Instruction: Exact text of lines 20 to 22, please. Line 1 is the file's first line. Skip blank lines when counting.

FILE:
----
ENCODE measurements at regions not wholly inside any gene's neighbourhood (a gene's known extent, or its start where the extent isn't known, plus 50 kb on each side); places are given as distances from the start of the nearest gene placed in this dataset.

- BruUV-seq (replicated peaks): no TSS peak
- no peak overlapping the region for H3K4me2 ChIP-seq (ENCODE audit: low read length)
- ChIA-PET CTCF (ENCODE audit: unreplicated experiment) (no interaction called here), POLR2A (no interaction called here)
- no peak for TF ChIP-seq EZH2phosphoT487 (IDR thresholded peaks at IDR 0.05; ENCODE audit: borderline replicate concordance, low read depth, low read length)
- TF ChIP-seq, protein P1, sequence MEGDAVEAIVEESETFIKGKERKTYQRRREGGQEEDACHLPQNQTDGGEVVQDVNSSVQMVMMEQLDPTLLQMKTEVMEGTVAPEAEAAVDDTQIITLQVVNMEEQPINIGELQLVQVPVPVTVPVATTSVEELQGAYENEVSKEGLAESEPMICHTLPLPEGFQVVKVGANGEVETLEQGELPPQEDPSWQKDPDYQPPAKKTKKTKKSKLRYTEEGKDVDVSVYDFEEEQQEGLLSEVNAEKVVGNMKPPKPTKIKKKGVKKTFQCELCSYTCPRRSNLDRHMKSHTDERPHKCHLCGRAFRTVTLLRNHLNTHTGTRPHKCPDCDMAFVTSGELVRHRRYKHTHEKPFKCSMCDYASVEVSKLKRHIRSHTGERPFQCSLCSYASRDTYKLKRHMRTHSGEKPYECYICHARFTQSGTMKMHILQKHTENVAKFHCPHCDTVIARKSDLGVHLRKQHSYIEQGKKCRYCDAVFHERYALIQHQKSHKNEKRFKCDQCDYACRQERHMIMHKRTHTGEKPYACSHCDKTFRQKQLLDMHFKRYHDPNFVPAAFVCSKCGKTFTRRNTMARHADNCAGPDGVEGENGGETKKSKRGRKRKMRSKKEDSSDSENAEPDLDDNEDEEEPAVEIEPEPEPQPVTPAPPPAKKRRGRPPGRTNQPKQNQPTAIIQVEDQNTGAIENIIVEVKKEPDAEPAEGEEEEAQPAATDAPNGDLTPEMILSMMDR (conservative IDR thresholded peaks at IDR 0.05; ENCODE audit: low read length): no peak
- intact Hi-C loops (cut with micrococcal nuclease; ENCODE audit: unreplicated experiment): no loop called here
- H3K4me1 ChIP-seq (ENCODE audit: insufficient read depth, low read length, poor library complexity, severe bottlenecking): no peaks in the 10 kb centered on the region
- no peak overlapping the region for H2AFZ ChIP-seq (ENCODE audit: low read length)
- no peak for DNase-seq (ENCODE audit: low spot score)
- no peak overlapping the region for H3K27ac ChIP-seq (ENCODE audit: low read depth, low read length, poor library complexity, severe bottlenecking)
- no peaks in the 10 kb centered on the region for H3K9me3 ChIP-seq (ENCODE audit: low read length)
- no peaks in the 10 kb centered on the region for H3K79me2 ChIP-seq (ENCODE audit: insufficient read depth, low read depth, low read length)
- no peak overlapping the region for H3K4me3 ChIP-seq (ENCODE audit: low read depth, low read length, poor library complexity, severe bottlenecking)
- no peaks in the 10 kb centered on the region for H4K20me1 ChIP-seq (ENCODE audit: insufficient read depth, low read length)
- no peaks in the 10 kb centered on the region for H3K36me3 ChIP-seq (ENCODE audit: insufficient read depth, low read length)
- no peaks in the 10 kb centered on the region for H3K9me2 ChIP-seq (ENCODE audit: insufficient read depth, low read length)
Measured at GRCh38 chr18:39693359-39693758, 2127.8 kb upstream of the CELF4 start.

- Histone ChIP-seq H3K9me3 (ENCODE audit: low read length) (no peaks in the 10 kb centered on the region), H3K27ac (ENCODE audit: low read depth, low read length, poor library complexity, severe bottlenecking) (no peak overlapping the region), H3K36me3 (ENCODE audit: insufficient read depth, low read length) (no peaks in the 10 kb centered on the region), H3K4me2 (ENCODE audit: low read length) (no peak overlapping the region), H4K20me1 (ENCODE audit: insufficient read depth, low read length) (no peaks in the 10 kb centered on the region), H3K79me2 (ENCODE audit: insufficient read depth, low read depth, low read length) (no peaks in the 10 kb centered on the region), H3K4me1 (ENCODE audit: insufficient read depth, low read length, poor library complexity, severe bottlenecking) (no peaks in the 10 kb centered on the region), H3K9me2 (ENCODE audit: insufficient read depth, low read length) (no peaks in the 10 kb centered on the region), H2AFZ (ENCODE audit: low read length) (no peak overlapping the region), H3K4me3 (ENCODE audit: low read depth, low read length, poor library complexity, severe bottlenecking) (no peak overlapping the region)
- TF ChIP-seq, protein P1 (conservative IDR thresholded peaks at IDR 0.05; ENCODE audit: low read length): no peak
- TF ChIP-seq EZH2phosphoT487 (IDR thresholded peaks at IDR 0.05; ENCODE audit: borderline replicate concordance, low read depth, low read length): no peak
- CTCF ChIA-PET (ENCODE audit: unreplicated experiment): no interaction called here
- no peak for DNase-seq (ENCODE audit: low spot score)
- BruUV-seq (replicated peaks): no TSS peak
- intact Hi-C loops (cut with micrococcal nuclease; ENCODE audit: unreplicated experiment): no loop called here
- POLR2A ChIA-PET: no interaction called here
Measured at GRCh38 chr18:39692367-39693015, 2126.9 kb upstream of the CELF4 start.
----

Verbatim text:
- TF ChIP-seq, protein P1 (conservative IDR thresholded peaks at IDR 0.05; ENCODE audit: low read length): no peak
- TF ChIP-seq EZH2phosphoT487 (IDR thresholded peaks at IDR 0.05; ENCODE audit: borderline replicate concordance, low read depth, low read length): no peak
- CTCF ChIA-PET (ENCODE audit: unreplicated experiment): no interaction called here